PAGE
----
Leni Hoch makes silk scarves (mostly) but also jackets that start with a very light, transparent fabric, and then are hand-dyed lustrous and brilliant colors, often with a metallic sheen. Then they are intricately pleated. The resulting scarves have more body and form to them, from the scrunched pleats. As you’ve seen, the cloth-as-sculpture thing is a perennial favorite for me.  With a fabric this distinctive, the shapes and styles of a garment can be really simple, as the fabric takes over and makes any resulting item a statement piece that’s hard to imitate. Complex, intensive process leads to strong, distinctive and unmistakable results.

The “Easiest Skirt in the World” ventures out into the world.

22 Mar

Sure, it’s all well and good, when it’s just a crazy zig-zagged fabric in the upholstery store, destined to make over some unwitting beach house deck chair. But when you buy it and bring it home and make clothing out of it, you gotta wonder, “can this upholstery fabric really enjoy civilian life on the street?”

I say, when the sun is out strong in March, and the whole world is blooming unabashedly early, that the answer is decidedly YES:

Shifting Biases

21 Mar

Since I took project photos as I made my silk skirt, I’ll post them, here, with step-by-step directions.

You could use any fabric with a significant nap, directional print, stripe, or texture running along the grain line.  (Note that I didn’t make up this idea, I saw a ready-made garment that had a similar feature.)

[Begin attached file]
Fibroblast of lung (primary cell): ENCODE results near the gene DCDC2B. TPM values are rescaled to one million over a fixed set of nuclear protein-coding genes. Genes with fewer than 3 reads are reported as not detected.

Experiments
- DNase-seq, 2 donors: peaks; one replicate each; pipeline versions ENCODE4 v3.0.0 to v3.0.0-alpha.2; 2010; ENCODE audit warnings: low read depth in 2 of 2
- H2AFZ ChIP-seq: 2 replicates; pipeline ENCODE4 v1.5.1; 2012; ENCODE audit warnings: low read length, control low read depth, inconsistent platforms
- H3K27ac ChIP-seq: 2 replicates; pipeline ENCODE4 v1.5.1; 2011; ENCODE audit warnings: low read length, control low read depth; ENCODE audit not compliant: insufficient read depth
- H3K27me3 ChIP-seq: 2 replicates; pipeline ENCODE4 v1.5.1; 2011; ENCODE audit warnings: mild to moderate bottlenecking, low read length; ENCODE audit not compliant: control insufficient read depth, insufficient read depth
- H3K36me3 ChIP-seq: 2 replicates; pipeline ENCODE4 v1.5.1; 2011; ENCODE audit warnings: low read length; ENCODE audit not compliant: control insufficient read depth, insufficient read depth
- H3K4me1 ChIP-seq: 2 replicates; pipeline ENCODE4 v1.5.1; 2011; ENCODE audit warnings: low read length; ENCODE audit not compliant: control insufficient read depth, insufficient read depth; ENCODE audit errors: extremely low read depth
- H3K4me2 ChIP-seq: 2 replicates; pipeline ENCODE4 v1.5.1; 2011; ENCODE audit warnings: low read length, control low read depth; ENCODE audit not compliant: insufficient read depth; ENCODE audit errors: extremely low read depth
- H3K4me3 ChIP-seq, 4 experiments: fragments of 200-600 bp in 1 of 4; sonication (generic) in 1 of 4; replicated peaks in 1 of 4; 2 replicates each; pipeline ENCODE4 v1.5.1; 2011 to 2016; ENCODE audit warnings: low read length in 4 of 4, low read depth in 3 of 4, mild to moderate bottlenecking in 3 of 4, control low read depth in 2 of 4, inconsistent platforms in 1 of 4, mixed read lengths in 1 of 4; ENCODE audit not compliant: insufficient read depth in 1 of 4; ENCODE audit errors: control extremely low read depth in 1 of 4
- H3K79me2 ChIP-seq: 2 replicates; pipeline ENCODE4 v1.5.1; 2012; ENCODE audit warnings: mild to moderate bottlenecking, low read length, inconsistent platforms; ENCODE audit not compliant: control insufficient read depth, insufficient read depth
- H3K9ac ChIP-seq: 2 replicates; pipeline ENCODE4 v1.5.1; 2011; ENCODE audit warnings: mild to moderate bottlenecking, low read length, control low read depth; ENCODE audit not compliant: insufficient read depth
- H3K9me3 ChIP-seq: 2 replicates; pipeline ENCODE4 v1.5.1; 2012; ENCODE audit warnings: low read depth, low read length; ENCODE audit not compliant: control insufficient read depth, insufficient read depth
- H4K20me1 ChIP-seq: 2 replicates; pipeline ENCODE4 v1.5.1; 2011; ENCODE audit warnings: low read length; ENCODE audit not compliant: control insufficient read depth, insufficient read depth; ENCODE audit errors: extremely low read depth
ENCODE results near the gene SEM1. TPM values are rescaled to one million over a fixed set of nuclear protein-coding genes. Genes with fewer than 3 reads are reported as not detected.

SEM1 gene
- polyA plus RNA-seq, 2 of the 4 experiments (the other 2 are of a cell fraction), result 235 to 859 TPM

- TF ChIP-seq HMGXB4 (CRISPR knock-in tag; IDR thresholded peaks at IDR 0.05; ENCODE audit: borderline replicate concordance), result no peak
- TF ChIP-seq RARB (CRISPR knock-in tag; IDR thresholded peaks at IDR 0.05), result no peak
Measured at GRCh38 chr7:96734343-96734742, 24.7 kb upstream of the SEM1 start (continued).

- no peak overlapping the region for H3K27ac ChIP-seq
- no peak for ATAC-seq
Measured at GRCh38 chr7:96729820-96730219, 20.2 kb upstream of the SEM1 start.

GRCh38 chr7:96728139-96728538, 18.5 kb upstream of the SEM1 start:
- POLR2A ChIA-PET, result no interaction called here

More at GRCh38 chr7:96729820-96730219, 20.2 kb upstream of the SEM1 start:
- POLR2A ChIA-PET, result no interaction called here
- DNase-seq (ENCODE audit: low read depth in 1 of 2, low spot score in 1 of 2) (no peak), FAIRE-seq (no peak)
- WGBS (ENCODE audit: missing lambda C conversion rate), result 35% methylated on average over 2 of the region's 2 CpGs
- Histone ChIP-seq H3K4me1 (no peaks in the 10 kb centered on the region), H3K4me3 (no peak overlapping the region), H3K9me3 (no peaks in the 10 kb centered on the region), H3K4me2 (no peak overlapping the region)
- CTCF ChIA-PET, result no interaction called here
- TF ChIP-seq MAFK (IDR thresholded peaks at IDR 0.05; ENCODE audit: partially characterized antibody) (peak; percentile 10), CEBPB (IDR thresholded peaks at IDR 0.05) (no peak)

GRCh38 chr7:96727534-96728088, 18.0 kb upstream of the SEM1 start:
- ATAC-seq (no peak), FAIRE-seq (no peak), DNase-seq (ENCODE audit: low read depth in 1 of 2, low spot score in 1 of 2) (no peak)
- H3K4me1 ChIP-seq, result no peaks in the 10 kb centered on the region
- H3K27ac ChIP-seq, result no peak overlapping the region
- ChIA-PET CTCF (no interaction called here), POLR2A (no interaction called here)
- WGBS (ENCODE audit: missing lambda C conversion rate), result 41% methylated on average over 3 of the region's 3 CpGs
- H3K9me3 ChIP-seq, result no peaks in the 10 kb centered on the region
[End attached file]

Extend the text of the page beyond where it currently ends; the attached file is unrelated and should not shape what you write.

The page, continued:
1) I started with a basic A-line skirt pattern, which I make as a front plus a back with a size zip. I also usually use a simple waist facing, as well, although on this one I chose an elastic binding for the waistband.  This is a skirt style I have made dozens of times, so I usually just trace one of the many skirts in my closet and make a few adjustments based on how long I want it this year, or whether I need an inch added to or taken in at the waist.

My basic skirt pattern looks like this:

(Curved waist, curved hem, flared from waist to hem but not hugely so.)

2) I cut my pattern in half, and then half again, to make strips. You could make as many strips as you like of your basic skirt shape.

3) I drew new grain lines on each piece, at a 45-degree angle from the vertical, each “slice” alternating in the opposite direction from the one next to it.

4) I used these markings to lay out my new pattern pieces, all the grain lines running in the same direction, and lined up with the grain of the fabric.

I drew my pattern without seam allowances, and then added seam allowances before I cut. Make sure you’ve given yourself not only adequate seam allowances, but also an edge to work with at both the hem and the waist, depending on how you like to do hems and waistbands.

5) Now you put the pieces back together to create a front and a back. I used flat-felled seams to join each segment, and I like these step by step instructions.

6) After sewing all your strips back together, you have a front and back of your basic skirt pattern.

See how the light hits the sheen of each slice of fabric slightly differently?  That’s the variation I was going for, that makes it all worth while.  Now you can just sew your skirt together (right sides together, sew up at the sides, insert a side zipper if that’s your style—you can add pockets, too. Then the waistband and hem. The waist can be a casing with elastic, or a turned-in facing, or I used a fold-over elastic.)

Here you can see how the grain meets up at the seams, creating a nice zigzag effect across the fabric: